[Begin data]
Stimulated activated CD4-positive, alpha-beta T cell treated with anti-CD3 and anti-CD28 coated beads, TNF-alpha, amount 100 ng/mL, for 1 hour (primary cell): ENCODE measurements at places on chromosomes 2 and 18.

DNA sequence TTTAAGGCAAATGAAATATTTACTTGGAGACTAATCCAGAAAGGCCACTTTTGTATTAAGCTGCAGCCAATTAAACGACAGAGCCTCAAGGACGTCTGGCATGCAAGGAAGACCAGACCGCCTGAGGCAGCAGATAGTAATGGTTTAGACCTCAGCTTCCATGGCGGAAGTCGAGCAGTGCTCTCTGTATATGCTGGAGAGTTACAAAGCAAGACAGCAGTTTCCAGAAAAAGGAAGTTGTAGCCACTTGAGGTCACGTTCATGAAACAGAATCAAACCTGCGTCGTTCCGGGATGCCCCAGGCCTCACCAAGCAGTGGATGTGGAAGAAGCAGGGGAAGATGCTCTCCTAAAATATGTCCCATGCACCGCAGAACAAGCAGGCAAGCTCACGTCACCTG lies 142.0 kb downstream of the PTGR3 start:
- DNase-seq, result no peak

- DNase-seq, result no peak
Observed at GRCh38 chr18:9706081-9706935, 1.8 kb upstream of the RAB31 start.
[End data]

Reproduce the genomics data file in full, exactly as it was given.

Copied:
Stimulated activated CD4-positive, alpha-beta T cell treated with anti-CD3 and anti-CD28 coated beads, TNF-alpha, amount 100 ng/mL, for 1 hour (primary cell): ENCODE measurements at places on chromosomes 2 and 18.

DNA sequence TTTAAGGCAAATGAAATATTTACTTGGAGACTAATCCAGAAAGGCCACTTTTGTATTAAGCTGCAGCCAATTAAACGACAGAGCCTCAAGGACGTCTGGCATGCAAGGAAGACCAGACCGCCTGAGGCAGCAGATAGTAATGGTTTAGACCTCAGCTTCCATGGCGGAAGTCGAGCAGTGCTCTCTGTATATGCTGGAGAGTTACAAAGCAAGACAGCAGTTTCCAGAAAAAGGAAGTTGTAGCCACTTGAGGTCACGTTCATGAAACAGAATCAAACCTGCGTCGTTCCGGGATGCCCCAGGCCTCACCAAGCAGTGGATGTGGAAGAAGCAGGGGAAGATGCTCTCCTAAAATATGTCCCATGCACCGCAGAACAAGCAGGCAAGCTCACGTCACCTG lies 142.0 kb downstream of the PTGR3 start:
- DNase-seq, result no peak

- DNase-seq, result no peak
Observed at GRCh38 chr18:9706081-9706935, 1.8 kb upstream of the RAB31 start.